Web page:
The line in the sand has blown away
Kenneth G. Wilson
Department of Psychology, University of the Witwatersrand
"Self" is arguably one of the most cardinal concepts within the discourses of modern psychology. This paper examines some of the competing discourses of self, and concludes that psychology has historically been tied to an understanding of "self-as-entity". This essentialist and individuocentric view of the self does not hold up to critical scrutiny. The deficiencies of "self-as-entity" are discussed, and the more plausible position of "selves-as-social-constructs" is adopted. Traditional understandings of the self as "within", "intimate" and "bounded" are called into question by the works of authors who can be characterised as broadly "social constructionist" in orientation. The paper ends with a discussion of the implications of viewing "selves-as-social-constructs" for the theory and practice of psychological research and psychotherapy.
Who am we?
The "line" referred to in title of this paper is the line that demarcates us as ourselves. It is often taken as axiomatic that we are who we think we are - autonomous, unitary and rational subjects; and that our selves are really entities which "exist" within us allowing us to be who we are. Furthermore, it is often thought to be desirable and advantageous to be who we really are.
Psychology could perhaps be uncontroversially defined as the study of behaviour and experience. This definition, or variations thereof, are often to be found within first year psychology texts. If one were to ask as to whose behaviour and experience is being studied, the answer could be confidently given that we study the behaviour and experience of individuals or persons. It strikes one as not being incorrect to say that the basic unit of analysis within psychology is the individual. The difficulty arises when one tries to tie this conception of "individual" to a particular ontology. The nature of the individual under investigation or treatment by psychology is always based upon some or other theory of the self.
Psychology often seems to be nothing more than a loosely structured group of theories and practices which has at its heart the project of the self. This project, in its many forms, involves activities and discourses relating to the awareness, actualisation, blame, control, determination, discovery, esteem, fulfilment, help, management and regulation of the self. Hoffman (1992) describes "the self" as being one of "the five sacred cows of modern psychology" - the other four being: objective social research, developmental psychology, the emotions and the idea of levels within human events (p.10). Barglow (1994) states that the goal of all "serious therapy" is the transformation of the self, but that this goal is never accomplished, because it seems that "in our culture there always remains more work to be done on the self, if not by means of therapy, then through a special diet or by visiting a new hair stylist" (p. 183).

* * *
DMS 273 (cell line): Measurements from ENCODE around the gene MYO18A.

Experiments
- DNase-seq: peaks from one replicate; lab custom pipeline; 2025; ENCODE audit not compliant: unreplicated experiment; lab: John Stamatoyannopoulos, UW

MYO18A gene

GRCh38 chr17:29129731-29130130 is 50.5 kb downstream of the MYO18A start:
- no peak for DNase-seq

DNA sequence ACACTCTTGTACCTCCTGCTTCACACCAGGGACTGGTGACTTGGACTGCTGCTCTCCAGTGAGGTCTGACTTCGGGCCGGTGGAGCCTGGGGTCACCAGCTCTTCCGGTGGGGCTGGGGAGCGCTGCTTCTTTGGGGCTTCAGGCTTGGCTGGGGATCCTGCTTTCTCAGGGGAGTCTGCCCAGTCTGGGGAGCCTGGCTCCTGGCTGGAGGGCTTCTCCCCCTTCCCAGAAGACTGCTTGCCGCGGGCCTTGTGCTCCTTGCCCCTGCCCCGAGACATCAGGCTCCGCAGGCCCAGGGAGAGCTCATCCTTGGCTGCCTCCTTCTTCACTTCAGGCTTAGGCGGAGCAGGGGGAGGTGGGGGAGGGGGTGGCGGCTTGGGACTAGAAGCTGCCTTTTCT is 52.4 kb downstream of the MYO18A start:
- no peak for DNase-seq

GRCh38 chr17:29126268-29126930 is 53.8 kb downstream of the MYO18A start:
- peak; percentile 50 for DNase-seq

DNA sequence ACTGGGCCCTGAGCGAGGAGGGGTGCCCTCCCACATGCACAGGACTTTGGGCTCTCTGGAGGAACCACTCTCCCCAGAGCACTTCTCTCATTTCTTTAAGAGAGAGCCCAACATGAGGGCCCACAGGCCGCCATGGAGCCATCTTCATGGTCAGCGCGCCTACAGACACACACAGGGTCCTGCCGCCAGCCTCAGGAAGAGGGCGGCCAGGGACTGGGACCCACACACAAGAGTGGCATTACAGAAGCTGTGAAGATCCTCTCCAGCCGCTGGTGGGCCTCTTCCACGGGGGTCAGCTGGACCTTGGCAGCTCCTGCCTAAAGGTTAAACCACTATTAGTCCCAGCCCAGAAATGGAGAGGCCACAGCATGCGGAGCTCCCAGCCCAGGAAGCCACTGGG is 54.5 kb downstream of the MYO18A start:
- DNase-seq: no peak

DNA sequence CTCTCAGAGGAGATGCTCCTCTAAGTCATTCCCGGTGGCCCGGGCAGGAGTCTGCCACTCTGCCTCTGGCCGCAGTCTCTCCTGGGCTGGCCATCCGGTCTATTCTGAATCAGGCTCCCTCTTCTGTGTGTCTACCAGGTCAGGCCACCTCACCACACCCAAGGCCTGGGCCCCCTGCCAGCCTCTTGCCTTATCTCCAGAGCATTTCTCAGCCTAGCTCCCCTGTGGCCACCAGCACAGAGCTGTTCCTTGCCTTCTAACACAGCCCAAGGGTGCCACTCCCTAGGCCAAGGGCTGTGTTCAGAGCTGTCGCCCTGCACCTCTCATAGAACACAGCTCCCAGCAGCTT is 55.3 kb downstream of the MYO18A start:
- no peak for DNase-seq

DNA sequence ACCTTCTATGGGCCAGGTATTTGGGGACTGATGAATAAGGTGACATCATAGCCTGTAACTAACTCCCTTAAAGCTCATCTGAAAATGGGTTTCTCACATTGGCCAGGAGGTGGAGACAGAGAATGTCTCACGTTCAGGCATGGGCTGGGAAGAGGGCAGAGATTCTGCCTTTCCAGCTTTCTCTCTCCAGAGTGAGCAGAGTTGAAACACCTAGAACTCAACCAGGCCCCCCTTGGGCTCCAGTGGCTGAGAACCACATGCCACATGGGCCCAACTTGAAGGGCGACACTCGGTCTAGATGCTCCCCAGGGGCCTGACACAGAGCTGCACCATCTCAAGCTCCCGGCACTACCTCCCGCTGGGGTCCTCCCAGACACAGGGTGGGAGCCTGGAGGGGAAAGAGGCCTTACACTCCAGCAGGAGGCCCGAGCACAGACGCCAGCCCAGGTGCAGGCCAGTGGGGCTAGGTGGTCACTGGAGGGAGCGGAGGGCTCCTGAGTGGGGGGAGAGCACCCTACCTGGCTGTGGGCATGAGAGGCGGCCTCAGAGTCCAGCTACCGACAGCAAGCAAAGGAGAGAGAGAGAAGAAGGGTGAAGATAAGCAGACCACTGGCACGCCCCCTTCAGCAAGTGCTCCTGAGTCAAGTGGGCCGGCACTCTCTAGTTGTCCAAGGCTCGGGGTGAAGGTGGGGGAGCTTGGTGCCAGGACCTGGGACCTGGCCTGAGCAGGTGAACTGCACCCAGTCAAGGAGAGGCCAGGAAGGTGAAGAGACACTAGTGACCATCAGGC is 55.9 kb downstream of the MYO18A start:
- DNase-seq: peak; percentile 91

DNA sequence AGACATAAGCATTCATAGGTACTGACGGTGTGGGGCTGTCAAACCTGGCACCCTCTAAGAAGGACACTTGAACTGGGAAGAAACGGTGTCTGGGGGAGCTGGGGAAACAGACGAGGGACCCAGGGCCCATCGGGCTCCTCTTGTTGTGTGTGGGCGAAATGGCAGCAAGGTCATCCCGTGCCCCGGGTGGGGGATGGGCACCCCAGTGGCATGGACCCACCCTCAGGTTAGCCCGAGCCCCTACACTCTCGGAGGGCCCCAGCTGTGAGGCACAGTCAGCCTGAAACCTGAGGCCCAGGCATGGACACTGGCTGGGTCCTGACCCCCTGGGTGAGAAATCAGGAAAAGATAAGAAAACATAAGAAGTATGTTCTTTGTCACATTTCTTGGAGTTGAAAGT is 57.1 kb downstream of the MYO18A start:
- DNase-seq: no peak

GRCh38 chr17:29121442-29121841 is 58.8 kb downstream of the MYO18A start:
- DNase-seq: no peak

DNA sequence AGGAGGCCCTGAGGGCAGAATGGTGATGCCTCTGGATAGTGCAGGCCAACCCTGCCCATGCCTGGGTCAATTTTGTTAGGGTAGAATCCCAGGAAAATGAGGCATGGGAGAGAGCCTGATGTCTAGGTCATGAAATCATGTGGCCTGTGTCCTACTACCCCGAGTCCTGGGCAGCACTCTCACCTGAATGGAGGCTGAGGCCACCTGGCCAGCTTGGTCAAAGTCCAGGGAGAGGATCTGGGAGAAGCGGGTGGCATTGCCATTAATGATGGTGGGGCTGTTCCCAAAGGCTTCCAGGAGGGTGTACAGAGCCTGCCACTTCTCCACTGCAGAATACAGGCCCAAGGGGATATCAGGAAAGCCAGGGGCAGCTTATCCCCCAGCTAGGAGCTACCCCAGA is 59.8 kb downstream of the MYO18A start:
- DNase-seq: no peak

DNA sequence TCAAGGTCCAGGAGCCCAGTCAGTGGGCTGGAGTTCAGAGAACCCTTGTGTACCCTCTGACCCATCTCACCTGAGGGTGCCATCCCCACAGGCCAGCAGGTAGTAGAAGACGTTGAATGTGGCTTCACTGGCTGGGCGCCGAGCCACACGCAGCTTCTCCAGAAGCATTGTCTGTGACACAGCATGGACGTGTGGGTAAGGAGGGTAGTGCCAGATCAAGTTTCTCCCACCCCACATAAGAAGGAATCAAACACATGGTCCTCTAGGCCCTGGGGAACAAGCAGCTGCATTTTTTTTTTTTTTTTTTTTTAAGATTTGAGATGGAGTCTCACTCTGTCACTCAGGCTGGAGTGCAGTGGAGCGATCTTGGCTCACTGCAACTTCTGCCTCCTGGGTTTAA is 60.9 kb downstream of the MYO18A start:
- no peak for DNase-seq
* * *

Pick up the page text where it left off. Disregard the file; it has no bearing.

Structuralist discourses of self
Using the Cartesian self as a starting point, it is possible to delineate certain key features of the traditional view of self. According to Potter and Wetherell (1987) the key assumption behind all traditional models of self "is that the self is an entity and, like any other entity or natural physical object, it can be described definitively and once and for all" (p.95). This essentialist, unitary, rational and bounded self is what shall be described as the structuralist self. There are of course variations of the structuralist self. These are described as follows.
The Cartesian self: Mind, without a body or a world to live in
The roots of all modern conceptions of the self can be encapsulated in the work of Rene Descartes (1596-1650), the French philosopher and mathematician. Descartes can be thought of as the figurehead of individualistic and atomistic views of the self. These views are based on "the ideal of transparency in subjectivity, where a subject can know itself completely, and reaffirms the disavowal of the body central to western philosophy since Plato, where reason and the mind are posited against unreason and the corporeal" (Bakhurst and Sypnowich, 1995: 4).